I still worry about the mounting national debt. But a reader named Jimbo has argued (in comments, here) that my fears are groundless, because the rules in a fiat currency system are fundamentally different from the rules under a gold standard. This point of view is called Modern Monetary Theory. I would like to believe MMT, because then I could stop worrying.
Today I came across a brief explanation of MMT. It's sufficiently dumbed down that even I could grasp it.
Is MMT correct? I don't know. I lack the economic expertise to pass judgment. Two things make me wary: first, it seems to be promising a free lunch, and second, it appears to serve as a justification for "progressive" policies, i.e., bigger and more intrusive government.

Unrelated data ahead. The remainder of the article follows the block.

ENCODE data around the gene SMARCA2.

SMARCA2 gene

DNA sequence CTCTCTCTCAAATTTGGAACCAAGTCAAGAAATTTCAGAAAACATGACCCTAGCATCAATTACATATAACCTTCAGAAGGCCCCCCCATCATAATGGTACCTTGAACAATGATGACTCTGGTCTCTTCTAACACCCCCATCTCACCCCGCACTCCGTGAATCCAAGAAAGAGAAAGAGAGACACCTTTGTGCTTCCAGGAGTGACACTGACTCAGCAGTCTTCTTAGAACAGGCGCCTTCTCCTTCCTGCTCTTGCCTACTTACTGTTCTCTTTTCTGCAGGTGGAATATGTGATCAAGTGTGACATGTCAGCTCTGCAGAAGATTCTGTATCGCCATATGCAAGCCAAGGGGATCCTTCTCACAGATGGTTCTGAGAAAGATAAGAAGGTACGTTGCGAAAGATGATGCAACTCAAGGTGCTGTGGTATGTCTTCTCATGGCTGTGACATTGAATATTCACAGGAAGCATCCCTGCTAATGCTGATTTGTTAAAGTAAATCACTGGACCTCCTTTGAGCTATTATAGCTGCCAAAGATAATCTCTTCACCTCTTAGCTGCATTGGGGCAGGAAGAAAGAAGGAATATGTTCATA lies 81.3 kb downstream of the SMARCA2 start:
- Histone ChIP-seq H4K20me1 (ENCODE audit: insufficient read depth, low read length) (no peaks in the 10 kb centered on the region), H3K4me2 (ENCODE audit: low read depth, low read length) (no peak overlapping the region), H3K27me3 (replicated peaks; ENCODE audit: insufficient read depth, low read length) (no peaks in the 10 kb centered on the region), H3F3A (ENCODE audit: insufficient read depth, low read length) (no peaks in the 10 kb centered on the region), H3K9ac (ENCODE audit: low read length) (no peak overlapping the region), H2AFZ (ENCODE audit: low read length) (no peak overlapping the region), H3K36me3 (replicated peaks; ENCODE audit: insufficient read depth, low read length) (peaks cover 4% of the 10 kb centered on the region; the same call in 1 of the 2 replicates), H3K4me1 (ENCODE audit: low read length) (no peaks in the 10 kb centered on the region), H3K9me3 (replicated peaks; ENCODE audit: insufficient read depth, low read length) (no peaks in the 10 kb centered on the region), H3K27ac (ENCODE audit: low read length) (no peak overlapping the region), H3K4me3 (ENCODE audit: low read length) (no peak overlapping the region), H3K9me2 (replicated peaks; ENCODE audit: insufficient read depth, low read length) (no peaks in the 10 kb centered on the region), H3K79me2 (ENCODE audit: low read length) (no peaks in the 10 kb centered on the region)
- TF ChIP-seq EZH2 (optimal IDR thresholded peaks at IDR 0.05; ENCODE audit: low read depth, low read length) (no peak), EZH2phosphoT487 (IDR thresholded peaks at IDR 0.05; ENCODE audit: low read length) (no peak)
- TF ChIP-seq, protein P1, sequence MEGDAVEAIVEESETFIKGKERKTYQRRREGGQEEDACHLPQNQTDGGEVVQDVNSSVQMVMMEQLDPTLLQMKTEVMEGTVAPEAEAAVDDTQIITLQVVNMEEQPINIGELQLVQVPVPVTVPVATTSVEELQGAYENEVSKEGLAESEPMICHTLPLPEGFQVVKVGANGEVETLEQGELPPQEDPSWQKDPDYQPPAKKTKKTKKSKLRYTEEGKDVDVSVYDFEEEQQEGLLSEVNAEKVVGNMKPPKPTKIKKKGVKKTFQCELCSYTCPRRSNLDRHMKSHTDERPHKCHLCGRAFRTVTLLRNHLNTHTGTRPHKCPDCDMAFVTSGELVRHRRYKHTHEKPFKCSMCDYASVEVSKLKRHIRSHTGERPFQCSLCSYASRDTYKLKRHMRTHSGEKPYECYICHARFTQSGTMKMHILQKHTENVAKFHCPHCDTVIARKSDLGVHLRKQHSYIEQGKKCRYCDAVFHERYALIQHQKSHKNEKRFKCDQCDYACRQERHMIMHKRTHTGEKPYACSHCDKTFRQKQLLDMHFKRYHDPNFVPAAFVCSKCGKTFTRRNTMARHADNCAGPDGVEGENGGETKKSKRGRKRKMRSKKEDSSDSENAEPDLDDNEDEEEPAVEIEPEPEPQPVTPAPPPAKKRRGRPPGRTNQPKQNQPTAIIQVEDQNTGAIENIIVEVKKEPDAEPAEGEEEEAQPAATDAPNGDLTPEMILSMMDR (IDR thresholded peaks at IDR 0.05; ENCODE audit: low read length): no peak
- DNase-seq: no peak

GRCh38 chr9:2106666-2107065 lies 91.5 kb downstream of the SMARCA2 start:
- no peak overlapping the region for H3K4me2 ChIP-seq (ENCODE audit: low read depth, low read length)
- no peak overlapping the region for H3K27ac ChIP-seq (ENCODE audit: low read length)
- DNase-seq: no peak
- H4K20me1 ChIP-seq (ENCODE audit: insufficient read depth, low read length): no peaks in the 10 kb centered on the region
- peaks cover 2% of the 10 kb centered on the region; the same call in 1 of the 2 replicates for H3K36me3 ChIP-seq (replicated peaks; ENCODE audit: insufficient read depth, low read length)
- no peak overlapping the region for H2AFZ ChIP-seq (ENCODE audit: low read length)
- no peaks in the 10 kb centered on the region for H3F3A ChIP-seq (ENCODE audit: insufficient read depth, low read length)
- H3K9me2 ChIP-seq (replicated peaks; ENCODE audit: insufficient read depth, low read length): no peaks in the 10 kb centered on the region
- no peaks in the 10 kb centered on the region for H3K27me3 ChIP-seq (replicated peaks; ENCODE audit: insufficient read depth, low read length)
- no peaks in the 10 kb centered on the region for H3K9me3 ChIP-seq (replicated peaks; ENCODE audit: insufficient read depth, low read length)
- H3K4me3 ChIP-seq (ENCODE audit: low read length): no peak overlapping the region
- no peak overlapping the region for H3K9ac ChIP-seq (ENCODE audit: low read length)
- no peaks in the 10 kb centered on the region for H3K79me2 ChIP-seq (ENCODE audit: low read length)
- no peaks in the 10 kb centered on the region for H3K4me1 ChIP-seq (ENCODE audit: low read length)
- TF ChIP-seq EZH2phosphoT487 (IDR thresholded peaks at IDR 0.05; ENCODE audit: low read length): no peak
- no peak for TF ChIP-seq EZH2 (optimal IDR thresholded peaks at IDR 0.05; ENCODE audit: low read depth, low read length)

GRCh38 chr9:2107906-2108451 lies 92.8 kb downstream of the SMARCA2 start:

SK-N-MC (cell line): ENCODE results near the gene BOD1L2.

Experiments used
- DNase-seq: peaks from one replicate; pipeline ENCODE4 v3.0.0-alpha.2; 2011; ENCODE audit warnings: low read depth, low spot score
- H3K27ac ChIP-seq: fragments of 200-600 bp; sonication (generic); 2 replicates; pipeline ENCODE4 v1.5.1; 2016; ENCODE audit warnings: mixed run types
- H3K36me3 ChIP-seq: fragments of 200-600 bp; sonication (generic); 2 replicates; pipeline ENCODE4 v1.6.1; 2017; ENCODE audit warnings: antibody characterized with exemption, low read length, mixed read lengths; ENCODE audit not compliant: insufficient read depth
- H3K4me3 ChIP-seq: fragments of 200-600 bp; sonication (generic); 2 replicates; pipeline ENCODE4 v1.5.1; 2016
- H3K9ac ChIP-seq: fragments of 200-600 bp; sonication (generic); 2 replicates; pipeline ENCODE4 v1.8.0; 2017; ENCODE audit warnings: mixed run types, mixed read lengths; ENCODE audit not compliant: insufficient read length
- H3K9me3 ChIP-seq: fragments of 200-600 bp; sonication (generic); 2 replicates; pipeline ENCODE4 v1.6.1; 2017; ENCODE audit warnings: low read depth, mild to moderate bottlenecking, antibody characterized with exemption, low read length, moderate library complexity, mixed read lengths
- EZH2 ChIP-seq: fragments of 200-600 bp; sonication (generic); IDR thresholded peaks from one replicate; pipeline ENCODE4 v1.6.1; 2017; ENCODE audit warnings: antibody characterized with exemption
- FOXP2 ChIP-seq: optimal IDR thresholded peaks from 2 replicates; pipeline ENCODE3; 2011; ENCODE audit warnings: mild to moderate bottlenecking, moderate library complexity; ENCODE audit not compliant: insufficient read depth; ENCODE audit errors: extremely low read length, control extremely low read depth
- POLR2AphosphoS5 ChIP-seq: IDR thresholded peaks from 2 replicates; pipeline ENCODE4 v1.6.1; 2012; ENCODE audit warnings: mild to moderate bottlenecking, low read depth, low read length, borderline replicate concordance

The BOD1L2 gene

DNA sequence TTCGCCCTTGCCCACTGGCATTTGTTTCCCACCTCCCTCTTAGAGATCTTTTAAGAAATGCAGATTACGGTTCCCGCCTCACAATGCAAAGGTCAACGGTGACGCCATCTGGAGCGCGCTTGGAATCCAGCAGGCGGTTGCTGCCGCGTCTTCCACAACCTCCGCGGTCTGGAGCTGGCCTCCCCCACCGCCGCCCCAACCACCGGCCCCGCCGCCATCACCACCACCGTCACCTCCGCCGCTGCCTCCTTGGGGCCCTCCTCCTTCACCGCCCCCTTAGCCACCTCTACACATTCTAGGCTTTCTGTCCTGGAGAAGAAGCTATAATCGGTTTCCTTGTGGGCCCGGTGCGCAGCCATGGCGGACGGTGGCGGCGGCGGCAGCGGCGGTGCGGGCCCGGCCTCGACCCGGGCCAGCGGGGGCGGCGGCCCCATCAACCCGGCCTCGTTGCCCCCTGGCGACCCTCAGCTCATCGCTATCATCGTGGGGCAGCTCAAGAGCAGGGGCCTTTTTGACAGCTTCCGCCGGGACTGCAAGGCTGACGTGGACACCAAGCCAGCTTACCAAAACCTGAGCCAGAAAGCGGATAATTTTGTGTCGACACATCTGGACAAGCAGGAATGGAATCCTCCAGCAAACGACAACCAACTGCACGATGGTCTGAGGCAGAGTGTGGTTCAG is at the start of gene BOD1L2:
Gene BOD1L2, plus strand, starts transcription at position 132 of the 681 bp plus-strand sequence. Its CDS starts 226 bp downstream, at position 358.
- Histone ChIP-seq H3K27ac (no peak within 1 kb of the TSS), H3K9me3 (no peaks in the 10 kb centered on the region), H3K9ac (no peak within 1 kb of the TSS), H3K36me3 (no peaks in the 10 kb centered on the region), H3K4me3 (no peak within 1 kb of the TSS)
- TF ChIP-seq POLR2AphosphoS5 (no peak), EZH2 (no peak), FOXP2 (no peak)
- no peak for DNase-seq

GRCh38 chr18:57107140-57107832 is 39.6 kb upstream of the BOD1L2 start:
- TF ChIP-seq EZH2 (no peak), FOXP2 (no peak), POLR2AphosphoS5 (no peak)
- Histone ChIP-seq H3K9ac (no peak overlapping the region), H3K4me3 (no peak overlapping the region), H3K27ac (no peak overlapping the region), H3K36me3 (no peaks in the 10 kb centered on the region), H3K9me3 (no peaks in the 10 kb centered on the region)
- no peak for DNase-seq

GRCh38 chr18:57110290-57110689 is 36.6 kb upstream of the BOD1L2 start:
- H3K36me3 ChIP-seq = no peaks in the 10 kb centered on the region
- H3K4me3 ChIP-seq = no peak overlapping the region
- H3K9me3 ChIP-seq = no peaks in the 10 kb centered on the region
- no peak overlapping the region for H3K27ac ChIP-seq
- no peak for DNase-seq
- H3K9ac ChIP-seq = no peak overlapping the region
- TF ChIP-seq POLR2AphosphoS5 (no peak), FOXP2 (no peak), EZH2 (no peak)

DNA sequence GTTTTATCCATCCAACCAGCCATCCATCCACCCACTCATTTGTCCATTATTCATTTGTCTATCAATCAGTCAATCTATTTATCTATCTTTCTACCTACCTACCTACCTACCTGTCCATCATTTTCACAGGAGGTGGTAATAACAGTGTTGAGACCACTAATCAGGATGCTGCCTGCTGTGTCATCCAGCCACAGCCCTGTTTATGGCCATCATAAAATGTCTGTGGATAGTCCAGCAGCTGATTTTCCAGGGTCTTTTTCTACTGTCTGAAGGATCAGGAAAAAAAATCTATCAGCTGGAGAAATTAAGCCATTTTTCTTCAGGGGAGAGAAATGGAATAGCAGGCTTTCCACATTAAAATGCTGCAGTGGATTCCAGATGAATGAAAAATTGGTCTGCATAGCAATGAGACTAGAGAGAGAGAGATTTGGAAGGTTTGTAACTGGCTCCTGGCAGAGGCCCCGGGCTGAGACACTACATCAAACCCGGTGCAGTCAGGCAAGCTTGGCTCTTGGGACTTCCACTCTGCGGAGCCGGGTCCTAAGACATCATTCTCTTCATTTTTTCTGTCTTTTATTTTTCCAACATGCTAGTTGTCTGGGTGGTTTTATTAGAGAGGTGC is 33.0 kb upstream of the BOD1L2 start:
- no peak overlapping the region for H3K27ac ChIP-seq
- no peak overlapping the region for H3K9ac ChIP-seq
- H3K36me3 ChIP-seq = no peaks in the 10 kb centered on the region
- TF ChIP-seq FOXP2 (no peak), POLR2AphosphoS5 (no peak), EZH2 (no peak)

As a pessimist, I'm doubtful of free lunches, and as a conservative, I'm not sold on big government as the solution to all ills.
Still, the MMT people may have a point. Maybe when the US went off the gold standard, the rules of the game changed. Maybe when we obsess about deficits and a balanced budget, we are stuck in an outdated paradigm.
As one commenter at the above-linked site argues,
Being the sovereign provider of a non-convertible floating rate (fx) currency of issue, the US government is not financially constrained. This means that the federal government does not need to tax or borrow to finance its deficit spending. To say that the government will go bankrupt, become insolvent, run out of money or default on its debt is like saying that a scoreboard will run out of points.
Are we scaring ourselves silly for no good reason? Or are the MMT people singing a pollyannish siren song?